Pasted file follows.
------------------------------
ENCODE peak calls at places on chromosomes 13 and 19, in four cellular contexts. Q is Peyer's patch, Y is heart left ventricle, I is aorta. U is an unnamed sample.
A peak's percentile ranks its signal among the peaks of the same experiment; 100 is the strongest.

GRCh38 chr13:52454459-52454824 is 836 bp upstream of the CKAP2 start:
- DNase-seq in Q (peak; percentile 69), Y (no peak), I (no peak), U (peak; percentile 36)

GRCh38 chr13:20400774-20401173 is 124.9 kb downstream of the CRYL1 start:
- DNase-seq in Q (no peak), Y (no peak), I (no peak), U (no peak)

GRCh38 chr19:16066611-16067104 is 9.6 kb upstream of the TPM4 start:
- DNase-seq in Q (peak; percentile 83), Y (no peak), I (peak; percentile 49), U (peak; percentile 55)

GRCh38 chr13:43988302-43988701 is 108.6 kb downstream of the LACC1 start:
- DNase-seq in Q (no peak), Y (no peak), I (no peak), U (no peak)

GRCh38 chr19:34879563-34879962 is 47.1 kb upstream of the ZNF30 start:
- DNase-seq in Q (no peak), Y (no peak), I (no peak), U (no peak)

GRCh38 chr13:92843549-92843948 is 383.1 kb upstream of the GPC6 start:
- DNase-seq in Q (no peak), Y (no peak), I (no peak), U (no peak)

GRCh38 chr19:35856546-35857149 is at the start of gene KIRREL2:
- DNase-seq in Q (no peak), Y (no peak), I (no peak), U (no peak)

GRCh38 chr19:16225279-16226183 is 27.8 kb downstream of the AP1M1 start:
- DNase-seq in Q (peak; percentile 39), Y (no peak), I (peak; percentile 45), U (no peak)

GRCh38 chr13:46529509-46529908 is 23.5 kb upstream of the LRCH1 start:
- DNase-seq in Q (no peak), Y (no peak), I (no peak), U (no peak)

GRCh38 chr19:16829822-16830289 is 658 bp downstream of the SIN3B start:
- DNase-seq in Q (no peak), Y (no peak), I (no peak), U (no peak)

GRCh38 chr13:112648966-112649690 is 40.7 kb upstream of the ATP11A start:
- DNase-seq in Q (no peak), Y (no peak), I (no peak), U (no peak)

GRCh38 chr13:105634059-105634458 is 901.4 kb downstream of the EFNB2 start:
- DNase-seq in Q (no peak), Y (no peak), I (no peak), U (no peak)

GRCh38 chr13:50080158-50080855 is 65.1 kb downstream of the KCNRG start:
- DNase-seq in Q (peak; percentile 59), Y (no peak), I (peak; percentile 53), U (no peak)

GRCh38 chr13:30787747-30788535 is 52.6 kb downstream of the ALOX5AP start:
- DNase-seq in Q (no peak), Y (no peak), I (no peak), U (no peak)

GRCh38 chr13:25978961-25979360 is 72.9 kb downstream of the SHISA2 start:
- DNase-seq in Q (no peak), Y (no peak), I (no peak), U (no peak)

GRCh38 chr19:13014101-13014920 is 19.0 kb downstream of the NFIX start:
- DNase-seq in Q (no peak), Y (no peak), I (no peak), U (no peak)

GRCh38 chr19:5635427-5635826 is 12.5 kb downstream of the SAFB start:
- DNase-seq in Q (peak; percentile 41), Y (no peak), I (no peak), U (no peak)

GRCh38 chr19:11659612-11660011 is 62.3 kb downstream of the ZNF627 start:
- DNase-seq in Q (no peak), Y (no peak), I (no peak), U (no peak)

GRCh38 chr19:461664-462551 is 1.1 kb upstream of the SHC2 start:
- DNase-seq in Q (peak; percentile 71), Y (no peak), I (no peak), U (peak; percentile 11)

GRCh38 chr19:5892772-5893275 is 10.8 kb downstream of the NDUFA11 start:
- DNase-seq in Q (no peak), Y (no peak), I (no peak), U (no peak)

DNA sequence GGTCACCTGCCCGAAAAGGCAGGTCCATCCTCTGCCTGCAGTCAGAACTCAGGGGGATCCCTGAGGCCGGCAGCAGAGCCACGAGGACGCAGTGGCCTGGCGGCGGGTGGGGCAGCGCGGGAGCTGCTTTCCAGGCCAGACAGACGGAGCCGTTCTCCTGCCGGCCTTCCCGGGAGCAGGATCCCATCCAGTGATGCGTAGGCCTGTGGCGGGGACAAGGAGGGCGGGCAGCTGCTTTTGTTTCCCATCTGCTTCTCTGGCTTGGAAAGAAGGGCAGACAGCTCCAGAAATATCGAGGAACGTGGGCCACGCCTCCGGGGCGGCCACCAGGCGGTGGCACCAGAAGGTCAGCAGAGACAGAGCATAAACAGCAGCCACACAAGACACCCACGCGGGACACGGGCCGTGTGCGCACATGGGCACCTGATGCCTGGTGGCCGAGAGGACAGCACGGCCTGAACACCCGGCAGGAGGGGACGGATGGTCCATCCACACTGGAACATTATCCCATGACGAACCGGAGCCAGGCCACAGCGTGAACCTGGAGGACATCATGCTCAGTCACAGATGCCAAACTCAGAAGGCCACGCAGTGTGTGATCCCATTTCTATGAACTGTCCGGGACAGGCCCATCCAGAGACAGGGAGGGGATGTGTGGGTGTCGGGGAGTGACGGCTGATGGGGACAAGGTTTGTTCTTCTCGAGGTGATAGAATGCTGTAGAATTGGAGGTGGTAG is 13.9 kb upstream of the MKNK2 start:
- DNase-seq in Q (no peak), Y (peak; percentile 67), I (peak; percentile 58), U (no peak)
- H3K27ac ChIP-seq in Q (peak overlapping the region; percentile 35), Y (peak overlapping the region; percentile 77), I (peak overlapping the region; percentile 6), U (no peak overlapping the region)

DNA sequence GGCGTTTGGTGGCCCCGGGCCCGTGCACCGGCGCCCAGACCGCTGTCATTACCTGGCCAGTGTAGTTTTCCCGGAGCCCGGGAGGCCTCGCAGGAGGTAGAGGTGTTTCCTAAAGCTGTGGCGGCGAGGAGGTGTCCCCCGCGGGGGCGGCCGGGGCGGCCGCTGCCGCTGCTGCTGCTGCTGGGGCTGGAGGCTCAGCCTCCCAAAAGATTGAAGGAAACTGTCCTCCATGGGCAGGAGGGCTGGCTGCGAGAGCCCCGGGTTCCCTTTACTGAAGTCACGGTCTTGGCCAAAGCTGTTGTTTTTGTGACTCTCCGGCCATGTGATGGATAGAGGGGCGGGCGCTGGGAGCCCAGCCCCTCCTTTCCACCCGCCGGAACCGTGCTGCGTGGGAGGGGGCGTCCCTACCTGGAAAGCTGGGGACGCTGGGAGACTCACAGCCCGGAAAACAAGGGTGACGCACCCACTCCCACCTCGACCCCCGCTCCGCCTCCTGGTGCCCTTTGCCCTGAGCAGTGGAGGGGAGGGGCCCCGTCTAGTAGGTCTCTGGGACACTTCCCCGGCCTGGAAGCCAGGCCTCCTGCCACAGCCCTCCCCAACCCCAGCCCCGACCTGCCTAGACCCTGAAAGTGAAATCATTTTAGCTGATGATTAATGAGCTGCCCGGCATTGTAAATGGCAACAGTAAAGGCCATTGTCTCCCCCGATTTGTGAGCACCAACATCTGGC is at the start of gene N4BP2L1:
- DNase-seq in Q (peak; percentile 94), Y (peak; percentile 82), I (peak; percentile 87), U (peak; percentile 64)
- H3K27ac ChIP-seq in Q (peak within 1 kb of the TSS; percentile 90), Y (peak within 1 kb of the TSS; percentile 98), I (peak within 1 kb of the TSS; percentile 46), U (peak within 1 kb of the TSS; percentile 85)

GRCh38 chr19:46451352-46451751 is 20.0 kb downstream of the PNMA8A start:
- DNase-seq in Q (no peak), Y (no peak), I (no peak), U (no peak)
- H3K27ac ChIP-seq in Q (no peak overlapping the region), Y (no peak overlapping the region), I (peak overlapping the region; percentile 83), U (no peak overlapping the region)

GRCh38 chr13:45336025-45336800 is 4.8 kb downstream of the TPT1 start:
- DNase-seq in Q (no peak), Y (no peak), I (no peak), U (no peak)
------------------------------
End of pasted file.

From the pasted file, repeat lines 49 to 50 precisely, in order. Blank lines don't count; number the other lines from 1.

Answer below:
GRCh38 chr19:46451352-46451751 is 20.0 kb downstream of the PNMA8A start:
- DNase-seq in Q (no peak), Y (no peak), I (no peak), U (no peak)